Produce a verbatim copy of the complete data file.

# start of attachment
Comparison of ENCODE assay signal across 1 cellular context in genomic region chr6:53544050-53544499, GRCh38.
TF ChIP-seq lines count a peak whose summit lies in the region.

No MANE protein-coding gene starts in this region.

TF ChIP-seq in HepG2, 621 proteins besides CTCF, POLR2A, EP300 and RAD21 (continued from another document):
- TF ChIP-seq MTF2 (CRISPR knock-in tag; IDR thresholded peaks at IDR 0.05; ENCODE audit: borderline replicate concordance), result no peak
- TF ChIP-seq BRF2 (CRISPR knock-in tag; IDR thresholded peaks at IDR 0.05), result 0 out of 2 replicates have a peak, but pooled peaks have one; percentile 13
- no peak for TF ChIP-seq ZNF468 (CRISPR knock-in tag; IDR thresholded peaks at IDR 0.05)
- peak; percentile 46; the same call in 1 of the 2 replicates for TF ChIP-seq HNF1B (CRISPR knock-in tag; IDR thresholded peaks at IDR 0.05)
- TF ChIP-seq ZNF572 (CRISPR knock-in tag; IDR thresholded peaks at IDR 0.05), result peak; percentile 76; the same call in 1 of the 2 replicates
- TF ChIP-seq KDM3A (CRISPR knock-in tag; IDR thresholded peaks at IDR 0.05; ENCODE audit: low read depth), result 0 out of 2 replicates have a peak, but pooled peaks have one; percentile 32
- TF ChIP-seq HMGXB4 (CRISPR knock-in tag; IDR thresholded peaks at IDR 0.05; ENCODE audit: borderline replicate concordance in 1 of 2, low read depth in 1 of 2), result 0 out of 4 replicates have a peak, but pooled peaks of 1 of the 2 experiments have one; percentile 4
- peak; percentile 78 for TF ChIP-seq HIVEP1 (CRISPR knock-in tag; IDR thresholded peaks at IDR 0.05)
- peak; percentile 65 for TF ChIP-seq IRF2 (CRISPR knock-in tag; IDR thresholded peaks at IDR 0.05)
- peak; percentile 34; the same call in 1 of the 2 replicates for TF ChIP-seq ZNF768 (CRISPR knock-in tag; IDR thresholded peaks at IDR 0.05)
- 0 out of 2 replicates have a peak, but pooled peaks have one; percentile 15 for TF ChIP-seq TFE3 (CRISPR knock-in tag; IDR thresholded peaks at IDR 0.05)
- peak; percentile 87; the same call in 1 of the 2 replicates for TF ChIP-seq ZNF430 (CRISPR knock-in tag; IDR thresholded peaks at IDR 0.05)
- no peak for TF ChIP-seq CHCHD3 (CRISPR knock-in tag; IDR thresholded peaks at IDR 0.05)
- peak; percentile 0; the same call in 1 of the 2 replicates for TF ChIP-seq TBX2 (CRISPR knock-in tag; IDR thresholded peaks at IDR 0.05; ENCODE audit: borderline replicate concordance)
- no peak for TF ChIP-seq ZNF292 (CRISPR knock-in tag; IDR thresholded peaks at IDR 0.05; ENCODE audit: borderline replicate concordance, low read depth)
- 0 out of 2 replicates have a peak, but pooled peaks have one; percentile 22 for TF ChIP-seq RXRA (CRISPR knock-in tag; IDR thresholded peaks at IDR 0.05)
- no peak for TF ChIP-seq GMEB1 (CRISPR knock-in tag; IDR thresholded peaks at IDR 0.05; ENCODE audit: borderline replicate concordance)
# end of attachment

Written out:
Comparison of ENCODE assay signal across 1 cellular context in genomic region chr6:53544050-53544499, GRCh38.
TF ChIP-seq lines count a peak whose summit lies in the region.

No MANE protein-coding gene starts in this region.

TF ChIP-seq in HepG2, 621 proteins besides CTCF, POLR2A, EP300 and RAD21 (continued from another document):
- TF ChIP-seq MTF2 (CRISPR knock-in tag; IDR thresholded peaks at IDR 0.05; ENCODE audit: borderline replicate concordance), result no peak
- TF ChIP-seq BRF2 (CRISPR knock-in tag; IDR thresholded peaks at IDR 0.05), result 0 out of 2 replicates have a peak, but pooled peaks have one; percentile 13
- no peak for TF ChIP-seq ZNF468 (CRISPR knock-in tag; IDR thresholded peaks at IDR 0.05)
- peak; percentile 46; the same call in 1 of the 2 replicates for TF ChIP-seq HNF1B (CRISPR knock-in tag; IDR thresholded peaks at IDR 0.05)
- TF ChIP-seq ZNF572 (CRISPR knock-in tag; IDR thresholded peaks at IDR 0.05), result peak; percentile 76; the same call in 1 of the 2 replicates
- TF ChIP-seq KDM3A (CRISPR knock-in tag; IDR thresholded peaks at IDR 0.05; ENCODE audit: low read depth), result 0 out of 2 replicates have a peak, but pooled peaks have one; percentile 32
- TF ChIP-seq HMGXB4 (CRISPR knock-in tag; IDR thresholded peaks at IDR 0.05; ENCODE audit: borderline replicate concordance in 1 of 2, low read depth in 1 of 2), result 0 out of 4 replicates have a peak, but pooled peaks of 1 of the 2 experiments have one; percentile 4
- peak; percentile 78 for TF ChIP-seq HIVEP1 (CRISPR knock-in tag; IDR thresholded peaks at IDR 0.05)
- peak; percentile 65 for TF ChIP-seq IRF2 (CRISPR knock-in tag; IDR thresholded peaks at IDR 0.05)
- peak; percentile 34; the same call in 1 of the 2 replicates for TF ChIP-seq ZNF768 (CRISPR knock-in tag; IDR thresholded peaks at IDR 0.05)
- 0 out of 2 replicates have a peak, but pooled peaks have one; percentile 15 for TF ChIP-seq TFE3 (CRISPR knock-in tag; IDR thresholded peaks at IDR 0.05)
- peak; percentile 87; the same call in 1 of the 2 replicates for TF ChIP-seq ZNF430 (CRISPR knock-in tag; IDR thresholded peaks at IDR 0.05)
- no peak for TF ChIP-seq CHCHD3 (CRISPR knock-in tag; IDR thresholded peaks at IDR 0.05)
- peak; percentile 0; the same call in 1 of the 2 replicates for TF ChIP-seq TBX2 (CRISPR knock-in tag; IDR thresholded peaks at IDR 0.05; ENCODE audit: borderline replicate concordance)
- no peak for TF ChIP-seq ZNF292 (CRISPR knock-in tag; IDR thresholded peaks at IDR 0.05; ENCODE audit: borderline replicate concordance, low read depth)
- 0 out of 2 replicates have a peak, but pooled peaks have one; percentile 22 for TF ChIP-seq RXRA (CRISPR knock-in tag; IDR thresholded peaks at IDR 0.05)
- no peak for TF ChIP-seq GMEB1 (CRISPR knock-in tag; IDR thresholded peaks at IDR 0.05; ENCODE audit: borderline replicate concordance)